Mentors come in all shapes and sizes. We have personal mentors and professional mentors. Mentors that support us, encourage us, inspire us to push just a little bit harder or remind us to take a deep breath every now and then. Mentors are a cornerstone of being successful in any industry providing professionals with a concrete representation of what it means to be exceptional. Sometimes mentors are assigned when you start a new position, but sometimes a mentor takes form over time, more casually. These mentors, these relationships…the ones that evolve in natural circumstances often have the most powerful impact.
Or at least, that is what happened to me.
Starting as a new teacher twelve years ago, I was assigned a mentor to help me learn the ropes, stay organized, and to answer the questions that I did not even know I had. She was a teammate of mine and I adored and respected her. But my real mentor was not the person (whom I adored) that was assigned to me. My real mentor, and ideal of what it looked like to be a master teacher and professional, came from someone else. I first met her as a colleague. She was a teacher leader in my building, at another grade level….but everything she did, I admired.
And then, she became an administrator. My administrator. Also, my friend. Someone I trusted to bounce around ideas with, to share both personal and professional dilemmas with, and who I knew, would always be straight with me. My drive to achieve National Board of Professional Teaching Standards came in large part, because she believed in me. When I felt like I needed a professional change, from being a homeroom teacher to a resource teacher, she supported and encouraged me. Despite the fact that my transition meant leaving her school, her support for my professional growth never wavered.
Even when I was away for a year at another school, I knew that I could turn to her as a resource every day, any day.
A creative problem solver, my mentor was able to find a way for me to go back to “my school”–her school two years ago. Under her leadership I had the space to grow again, as a leader among a staff that I already knew and was comfortable with. Her latitude and flexibility allowed me to make things work in whatever way I could.
But the growth was not just professional. I competed in my first triathlon in large part because of her. I had the opportunity to take the time for my trip to Haiti because of her understanding my need for personal growth. And when it came time for me to ask for a leave of absence, to explore and pursue a new direction, her support and encouragement were the final straw that sealed my fate.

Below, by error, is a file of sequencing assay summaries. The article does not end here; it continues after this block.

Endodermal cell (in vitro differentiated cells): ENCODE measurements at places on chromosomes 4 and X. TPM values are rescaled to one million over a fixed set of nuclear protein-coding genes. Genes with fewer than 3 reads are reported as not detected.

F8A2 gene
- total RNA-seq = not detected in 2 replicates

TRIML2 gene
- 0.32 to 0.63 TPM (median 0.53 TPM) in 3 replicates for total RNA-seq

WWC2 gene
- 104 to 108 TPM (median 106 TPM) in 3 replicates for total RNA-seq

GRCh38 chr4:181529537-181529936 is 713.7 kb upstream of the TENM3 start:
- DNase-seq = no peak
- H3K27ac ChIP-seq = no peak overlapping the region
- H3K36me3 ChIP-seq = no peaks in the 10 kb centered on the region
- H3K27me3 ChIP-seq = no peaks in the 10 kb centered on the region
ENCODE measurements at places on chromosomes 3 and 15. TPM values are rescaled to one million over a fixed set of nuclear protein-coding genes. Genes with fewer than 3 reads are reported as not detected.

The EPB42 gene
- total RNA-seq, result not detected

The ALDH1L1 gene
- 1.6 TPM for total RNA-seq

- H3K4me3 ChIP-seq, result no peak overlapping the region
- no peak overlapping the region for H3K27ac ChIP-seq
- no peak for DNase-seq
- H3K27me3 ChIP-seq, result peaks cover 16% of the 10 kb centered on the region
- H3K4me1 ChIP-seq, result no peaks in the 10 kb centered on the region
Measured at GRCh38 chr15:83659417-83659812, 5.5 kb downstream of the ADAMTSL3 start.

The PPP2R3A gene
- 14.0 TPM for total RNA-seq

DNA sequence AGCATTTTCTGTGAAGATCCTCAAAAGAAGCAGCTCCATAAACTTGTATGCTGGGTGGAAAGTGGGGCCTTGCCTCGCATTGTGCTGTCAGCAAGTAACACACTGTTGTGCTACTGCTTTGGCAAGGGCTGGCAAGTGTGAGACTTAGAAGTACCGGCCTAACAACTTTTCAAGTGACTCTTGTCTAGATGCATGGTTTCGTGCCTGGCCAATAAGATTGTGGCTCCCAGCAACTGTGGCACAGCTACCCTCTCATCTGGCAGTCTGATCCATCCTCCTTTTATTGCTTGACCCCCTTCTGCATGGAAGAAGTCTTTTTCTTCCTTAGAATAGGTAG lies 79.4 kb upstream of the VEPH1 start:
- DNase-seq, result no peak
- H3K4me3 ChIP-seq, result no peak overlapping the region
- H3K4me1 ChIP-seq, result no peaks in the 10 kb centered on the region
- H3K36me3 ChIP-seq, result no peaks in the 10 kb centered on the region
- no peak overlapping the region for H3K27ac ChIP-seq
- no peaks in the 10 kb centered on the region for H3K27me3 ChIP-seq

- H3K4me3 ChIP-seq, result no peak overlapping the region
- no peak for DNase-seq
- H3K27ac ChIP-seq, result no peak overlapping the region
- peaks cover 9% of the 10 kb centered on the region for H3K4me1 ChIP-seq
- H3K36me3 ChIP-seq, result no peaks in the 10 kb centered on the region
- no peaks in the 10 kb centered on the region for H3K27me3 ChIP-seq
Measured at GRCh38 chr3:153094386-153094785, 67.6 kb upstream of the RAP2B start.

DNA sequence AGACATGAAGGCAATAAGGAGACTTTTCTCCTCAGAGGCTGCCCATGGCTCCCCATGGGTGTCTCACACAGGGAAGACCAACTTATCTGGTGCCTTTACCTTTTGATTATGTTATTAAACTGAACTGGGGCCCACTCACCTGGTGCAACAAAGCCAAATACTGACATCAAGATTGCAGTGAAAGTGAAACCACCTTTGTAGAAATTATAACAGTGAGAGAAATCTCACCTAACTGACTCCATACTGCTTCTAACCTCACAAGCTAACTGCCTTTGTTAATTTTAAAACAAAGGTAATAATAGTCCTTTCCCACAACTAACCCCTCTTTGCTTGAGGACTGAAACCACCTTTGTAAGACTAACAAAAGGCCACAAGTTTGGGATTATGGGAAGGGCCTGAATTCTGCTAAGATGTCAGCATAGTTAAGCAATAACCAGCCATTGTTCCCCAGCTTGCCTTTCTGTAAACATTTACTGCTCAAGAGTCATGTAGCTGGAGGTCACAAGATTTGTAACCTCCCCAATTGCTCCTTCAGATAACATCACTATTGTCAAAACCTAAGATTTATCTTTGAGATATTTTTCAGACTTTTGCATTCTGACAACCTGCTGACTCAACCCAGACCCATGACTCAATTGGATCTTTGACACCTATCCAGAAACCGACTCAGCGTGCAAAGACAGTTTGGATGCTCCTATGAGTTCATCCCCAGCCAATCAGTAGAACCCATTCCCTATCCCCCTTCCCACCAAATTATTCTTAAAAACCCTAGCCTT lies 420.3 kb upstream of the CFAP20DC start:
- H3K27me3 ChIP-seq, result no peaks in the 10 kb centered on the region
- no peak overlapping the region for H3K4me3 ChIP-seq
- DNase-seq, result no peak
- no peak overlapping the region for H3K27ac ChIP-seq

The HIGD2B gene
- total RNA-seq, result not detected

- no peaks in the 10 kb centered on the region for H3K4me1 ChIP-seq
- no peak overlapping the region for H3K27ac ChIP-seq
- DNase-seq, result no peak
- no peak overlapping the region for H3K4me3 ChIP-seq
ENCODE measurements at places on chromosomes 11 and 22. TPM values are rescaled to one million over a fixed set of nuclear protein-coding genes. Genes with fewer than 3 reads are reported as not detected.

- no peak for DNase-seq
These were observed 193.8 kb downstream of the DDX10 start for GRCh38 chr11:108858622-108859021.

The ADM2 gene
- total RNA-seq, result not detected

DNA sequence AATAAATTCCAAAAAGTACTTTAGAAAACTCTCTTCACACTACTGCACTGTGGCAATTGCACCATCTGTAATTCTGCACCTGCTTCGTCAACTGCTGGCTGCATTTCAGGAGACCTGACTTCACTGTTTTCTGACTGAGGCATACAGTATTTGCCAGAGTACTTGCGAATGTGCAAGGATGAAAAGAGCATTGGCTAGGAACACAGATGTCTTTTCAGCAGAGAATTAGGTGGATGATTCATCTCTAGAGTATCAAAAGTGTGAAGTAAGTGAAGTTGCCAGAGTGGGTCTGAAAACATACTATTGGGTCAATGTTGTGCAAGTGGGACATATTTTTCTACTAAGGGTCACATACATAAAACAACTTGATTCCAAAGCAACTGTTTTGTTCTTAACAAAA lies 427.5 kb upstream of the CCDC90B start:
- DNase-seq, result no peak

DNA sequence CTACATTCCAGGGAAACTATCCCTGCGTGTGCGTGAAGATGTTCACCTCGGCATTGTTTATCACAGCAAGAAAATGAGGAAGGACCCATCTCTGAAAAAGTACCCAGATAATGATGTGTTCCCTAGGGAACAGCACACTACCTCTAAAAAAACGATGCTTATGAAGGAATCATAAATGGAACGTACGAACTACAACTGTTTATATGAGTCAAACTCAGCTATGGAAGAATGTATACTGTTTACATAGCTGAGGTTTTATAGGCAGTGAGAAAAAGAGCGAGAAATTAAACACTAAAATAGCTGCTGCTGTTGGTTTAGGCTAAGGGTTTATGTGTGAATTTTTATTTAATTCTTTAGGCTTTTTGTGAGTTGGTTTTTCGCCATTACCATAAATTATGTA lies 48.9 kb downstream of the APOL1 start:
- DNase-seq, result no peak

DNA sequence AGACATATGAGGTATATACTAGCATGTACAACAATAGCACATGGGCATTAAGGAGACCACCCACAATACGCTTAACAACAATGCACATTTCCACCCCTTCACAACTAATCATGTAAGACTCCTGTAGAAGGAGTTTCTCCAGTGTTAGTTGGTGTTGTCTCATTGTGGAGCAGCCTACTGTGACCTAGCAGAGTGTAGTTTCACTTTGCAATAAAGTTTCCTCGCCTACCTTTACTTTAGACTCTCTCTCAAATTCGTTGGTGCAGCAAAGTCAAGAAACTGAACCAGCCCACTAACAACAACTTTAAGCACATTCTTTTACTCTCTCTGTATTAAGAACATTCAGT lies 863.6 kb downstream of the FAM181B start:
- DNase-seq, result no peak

I learned so many things from my mentor. To strive for excellence while balancing the need to take care of me. To reflect and problem solve instead of sitting idle with a problem. To face things head on without guilt. To be poised and collaborative even when you rather strangle the other person across the table. To accept that there are certain battles that I will never win and will take away from the energy I could be spending somewhere else.
So today, as “good” as I was feeling about my transition out of teaching, as resolved as I was about this being the right decision…the last hug with my mentor put me over the edge. Granted, I know I am welcome back to visit, to substitute teach….and that this is not an ending….but somehow, that goodbye with the one person who more than most believed in me no matter what—my tears are still flowing.
As I write this I can hear her telling me that I am too wordy. She is right of course. But how does one take this sort of relationship that has been the catalyst for so much personal and professional growth and reflection, and encapsulate it into just a few words? I am left with the only thing that I can think of…. to say thank you. And to emphasize the power and importance of relationships in driving personal and professional success.
Thank you BG. Thank you so very much.